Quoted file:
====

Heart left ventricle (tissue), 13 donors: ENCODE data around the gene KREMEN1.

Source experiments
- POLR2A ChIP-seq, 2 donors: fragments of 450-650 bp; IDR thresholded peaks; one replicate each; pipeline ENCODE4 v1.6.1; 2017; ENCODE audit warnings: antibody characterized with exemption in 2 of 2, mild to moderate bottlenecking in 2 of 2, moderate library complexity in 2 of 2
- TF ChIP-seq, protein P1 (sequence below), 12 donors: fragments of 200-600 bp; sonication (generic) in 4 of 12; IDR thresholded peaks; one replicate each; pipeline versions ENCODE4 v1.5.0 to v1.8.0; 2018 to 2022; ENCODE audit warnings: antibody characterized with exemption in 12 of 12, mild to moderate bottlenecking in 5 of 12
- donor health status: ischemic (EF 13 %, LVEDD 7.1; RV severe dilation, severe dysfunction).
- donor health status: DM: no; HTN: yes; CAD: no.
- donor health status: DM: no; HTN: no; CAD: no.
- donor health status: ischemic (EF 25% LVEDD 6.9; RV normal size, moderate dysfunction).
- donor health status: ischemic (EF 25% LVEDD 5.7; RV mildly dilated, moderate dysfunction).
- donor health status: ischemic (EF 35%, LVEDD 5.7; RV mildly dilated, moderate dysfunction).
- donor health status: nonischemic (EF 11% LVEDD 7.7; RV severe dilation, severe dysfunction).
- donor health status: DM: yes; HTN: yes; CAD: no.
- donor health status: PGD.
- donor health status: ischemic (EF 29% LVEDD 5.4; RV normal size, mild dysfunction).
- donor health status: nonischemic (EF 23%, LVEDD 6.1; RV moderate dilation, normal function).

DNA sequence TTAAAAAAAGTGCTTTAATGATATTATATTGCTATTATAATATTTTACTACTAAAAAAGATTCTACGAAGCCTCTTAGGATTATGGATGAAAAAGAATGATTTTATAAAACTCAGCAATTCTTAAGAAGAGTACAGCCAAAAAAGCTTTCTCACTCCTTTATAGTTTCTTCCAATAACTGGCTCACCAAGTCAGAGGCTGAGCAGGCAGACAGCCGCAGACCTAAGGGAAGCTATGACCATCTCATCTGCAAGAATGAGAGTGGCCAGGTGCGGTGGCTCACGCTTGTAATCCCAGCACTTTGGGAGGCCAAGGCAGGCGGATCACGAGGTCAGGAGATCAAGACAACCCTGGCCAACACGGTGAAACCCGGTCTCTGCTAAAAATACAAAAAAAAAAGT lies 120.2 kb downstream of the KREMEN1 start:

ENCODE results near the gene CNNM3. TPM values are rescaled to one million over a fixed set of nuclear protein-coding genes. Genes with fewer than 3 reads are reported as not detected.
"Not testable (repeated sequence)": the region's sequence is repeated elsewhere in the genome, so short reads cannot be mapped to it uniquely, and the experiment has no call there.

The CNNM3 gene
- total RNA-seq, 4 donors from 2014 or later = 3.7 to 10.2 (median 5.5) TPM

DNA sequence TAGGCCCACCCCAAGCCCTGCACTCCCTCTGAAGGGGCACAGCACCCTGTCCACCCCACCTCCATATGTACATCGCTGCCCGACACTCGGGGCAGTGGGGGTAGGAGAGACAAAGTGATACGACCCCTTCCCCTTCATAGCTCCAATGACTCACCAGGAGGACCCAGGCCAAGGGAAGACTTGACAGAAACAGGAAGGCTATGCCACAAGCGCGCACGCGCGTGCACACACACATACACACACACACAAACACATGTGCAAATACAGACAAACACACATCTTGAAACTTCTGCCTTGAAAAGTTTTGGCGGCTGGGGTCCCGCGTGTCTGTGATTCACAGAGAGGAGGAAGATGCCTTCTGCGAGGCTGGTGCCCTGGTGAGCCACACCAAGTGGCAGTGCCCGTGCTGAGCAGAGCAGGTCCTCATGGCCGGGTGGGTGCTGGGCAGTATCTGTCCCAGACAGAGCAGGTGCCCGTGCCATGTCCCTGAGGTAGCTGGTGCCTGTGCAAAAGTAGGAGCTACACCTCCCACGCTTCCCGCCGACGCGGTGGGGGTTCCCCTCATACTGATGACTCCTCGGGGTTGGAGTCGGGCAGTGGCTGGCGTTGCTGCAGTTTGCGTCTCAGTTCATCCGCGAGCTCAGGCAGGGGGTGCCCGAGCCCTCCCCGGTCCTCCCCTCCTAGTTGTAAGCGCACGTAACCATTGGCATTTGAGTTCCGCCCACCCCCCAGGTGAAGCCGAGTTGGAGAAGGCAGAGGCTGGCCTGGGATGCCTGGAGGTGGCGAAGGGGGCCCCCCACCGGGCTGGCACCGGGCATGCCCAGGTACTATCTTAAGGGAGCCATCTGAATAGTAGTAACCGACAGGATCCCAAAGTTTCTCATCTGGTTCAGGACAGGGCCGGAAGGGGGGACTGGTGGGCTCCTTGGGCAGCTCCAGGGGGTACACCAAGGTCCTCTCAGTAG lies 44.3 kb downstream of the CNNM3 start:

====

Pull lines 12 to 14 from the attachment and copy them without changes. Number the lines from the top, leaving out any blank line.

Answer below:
- donor health status: DM: yes; HTN: yes; CAD: no.
- donor health status: PGD.
- donor health status: ischemic (EF 29% LVEDD 5.4; RV normal size, mild dysfunction).